By: Vivek Vaidya A trademark can be registered with the United States Patent and Trademark Office on either the principal or supplemental register. Registration on the principal register provides more trademark protection than on the supplemental register, however there are host of benefits for registering the mark on the supplement register if it does not… Read More
By: Vivek Vaidya
A trademark can be registered with the United States Patent and Trademark Office on either the principal or supplemental register. Registration on the principal register provides more trademark protection than on the supplemental register, however there are host of benefits for registering the mark on the supplement register if it does not meet the requirements for registration on the principal register.
A trademark can register on the principal register if it is fanciful, arbitrary or suggestive. A fanciful mark is a made up word, such a Kodak for cameras. An arbitrary word is one that has meaning, but not in association with the goods or services it is connected to as a trademark. A famous example of an arbitrary trademark is Apple for computers, as the fruit has nothing to do with computers. A suggestive trademark is one that suggests the type of good or service with which it is associated, but still requires consumers to make some sort of connection in their own mind. An example is Microsoft, which is suggestive of being used in association with software for microcomputers but still requires an individual to think for a moment in order to realize the relationship between the word and the goods.
While fanciful, arbitrary and suggestive marks can all register on the principal register, a descriptive mark cannot. A descriptive mark is one that describes the goods or services with which it is associated. One of the reasons that a descriptive mark cannot register on the principal register is the USPTO’s fear that one party will have a monopoly over a commonly used word in a particular industry. For example, the trademark Homemade Ice Cream for an ice cream shop describes exactly the goods and services associated with the trademark. However, businesses still like to use descriptive marks because it can be a great marketing tool that attracts customers, even if the trademark does not have strong legal rights.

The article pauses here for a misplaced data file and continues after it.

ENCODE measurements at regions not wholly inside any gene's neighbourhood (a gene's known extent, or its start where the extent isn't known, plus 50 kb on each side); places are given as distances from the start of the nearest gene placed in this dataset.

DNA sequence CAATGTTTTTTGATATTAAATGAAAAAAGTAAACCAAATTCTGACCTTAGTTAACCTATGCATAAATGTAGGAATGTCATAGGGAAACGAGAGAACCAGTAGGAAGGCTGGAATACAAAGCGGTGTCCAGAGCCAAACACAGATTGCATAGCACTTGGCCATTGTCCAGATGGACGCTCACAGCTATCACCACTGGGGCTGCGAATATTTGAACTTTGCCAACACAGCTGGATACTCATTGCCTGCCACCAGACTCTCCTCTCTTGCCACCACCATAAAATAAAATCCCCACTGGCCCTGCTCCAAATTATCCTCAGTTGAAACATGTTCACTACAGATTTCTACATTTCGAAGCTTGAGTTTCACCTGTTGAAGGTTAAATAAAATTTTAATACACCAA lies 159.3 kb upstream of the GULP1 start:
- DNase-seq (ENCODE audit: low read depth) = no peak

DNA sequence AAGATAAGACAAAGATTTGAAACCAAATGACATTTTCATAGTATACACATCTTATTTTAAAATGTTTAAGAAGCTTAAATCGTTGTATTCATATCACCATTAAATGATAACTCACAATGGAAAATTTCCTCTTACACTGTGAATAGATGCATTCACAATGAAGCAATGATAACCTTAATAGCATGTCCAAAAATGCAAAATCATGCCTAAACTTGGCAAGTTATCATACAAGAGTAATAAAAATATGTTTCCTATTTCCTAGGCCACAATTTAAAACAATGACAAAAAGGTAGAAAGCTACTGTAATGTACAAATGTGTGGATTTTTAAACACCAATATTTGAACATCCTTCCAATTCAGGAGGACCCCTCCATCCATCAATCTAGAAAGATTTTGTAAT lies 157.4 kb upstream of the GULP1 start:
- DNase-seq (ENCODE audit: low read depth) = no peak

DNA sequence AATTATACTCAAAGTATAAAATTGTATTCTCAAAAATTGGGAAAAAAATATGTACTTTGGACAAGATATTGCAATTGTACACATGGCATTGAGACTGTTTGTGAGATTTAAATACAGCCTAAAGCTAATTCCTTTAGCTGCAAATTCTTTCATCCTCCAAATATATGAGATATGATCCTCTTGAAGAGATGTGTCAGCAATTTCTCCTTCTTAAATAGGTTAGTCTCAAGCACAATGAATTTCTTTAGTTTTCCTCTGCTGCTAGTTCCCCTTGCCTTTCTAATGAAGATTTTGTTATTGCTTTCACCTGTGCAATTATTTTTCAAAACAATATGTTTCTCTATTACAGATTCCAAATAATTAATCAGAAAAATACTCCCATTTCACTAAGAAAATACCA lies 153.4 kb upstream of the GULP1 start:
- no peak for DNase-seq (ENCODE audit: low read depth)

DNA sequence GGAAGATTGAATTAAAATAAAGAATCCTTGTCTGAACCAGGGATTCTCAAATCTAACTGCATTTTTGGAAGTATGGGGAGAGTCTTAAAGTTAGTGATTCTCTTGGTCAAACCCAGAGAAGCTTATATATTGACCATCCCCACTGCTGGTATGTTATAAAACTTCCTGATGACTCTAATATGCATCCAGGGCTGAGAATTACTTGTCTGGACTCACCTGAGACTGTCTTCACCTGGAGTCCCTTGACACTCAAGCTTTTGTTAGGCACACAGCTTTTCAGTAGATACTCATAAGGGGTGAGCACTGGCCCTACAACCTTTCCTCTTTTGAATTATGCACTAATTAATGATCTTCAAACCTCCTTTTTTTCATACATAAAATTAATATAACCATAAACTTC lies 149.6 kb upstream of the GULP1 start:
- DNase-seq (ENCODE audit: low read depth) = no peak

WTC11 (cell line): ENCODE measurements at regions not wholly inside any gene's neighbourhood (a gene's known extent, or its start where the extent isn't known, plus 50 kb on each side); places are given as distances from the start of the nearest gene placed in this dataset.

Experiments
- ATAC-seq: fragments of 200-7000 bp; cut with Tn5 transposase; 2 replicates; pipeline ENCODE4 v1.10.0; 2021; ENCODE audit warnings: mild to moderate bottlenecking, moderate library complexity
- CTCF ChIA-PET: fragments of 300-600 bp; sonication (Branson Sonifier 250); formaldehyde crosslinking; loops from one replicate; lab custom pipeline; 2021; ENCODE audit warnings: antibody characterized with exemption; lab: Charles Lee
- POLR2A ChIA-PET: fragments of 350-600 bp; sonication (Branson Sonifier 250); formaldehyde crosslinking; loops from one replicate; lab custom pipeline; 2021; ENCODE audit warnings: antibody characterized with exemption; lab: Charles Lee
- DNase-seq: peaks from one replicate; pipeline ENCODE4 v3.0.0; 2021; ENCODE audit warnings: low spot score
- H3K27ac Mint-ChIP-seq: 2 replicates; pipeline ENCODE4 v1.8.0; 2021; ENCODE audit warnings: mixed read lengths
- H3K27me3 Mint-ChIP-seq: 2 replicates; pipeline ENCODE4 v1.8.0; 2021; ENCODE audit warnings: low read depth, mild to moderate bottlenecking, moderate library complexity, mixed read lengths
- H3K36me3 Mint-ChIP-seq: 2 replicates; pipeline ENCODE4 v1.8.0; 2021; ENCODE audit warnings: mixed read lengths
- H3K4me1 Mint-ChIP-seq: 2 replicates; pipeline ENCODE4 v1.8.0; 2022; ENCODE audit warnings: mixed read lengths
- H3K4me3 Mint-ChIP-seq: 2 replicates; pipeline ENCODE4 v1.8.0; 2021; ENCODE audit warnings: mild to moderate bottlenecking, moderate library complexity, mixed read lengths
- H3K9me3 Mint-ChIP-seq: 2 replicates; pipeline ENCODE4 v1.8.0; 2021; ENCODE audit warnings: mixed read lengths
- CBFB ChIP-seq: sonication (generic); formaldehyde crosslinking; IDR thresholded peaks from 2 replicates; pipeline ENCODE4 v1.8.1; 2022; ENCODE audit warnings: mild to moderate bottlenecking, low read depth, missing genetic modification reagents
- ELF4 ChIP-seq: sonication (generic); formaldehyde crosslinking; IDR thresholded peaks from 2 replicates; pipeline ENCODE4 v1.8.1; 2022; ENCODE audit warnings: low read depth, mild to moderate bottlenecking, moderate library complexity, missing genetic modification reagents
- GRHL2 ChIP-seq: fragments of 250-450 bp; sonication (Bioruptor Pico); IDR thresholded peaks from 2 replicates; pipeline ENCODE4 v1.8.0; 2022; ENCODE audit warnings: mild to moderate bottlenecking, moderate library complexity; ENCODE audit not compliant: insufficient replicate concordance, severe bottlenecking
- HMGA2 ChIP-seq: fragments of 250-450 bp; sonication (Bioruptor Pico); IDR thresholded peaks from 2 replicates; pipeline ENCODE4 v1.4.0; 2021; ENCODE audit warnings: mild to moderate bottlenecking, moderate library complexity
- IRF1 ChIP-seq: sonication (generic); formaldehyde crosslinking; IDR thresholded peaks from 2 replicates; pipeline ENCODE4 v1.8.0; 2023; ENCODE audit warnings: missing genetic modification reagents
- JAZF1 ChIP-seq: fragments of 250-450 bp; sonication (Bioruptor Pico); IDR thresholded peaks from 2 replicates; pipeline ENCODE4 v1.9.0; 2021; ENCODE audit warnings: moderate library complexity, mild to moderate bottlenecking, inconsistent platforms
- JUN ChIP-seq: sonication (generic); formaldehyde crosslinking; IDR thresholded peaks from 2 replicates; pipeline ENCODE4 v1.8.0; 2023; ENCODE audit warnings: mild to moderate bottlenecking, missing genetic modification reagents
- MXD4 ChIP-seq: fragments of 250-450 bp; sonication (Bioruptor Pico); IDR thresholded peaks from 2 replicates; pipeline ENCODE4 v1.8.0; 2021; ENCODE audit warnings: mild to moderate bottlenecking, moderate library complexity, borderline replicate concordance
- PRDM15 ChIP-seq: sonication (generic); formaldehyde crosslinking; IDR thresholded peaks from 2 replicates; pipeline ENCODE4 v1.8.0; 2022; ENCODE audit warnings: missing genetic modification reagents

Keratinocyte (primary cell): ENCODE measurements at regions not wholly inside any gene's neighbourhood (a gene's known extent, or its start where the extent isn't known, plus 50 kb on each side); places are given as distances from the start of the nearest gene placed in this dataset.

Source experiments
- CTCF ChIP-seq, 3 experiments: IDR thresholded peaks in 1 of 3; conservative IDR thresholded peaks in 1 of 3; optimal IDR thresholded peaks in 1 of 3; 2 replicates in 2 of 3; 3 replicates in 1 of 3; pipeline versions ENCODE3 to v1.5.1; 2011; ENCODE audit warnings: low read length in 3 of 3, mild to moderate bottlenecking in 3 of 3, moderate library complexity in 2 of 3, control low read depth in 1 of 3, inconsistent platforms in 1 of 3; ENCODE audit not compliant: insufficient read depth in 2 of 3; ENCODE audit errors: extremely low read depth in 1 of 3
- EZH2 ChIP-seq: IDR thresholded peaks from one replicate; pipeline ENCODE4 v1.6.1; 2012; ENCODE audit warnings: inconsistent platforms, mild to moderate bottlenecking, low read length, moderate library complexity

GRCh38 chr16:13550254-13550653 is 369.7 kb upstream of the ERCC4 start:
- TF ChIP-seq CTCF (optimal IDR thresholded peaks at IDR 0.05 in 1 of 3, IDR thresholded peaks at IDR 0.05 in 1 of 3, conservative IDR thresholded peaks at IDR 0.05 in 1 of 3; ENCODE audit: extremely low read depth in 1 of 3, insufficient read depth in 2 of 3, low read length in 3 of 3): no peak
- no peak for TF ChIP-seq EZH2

This is where registration on the supplemental register comes into play; descriptive trademarks can be registered on the supplemental register.
While registration on the supplemental register does not provide the presumption of ownership throughout the United States, it still is a federal registration that prevents other similar trademarks from registering with the USPTO, even on the principal register. There is also the deterrent effect, as new businesses who see a trademark registered on the supplemental register will likely not use the mark to avoid a legal dispute. Therefore, there still are good reasons to register a trademark on the supplemental register, even if it is descriptive and cannot be registered on the principal register.
If you would like help registering your trademark on the USPTO’s principal or supplemental register, or if you have general questions about the topic, please do not hesitate to give us a call at 650-271-9395, or email us at email@example.com.
Disclaimer: This article discusses general legal issues and developments. Such materials are for informational purposes only and may not reflect the most current law in your jurisdiction. These informational materials are not intended, and should not be taken, as legal advice on any particular set of facts or circumstances. No reader should act or refrain from acting on the basis of any information presented herein without seeking the advice of counsel in the relevant jurisdiction. Bend Law Group, PC expressly disclaims all liability in respect of any actions taken or not taken based on any contents of this article.Read Less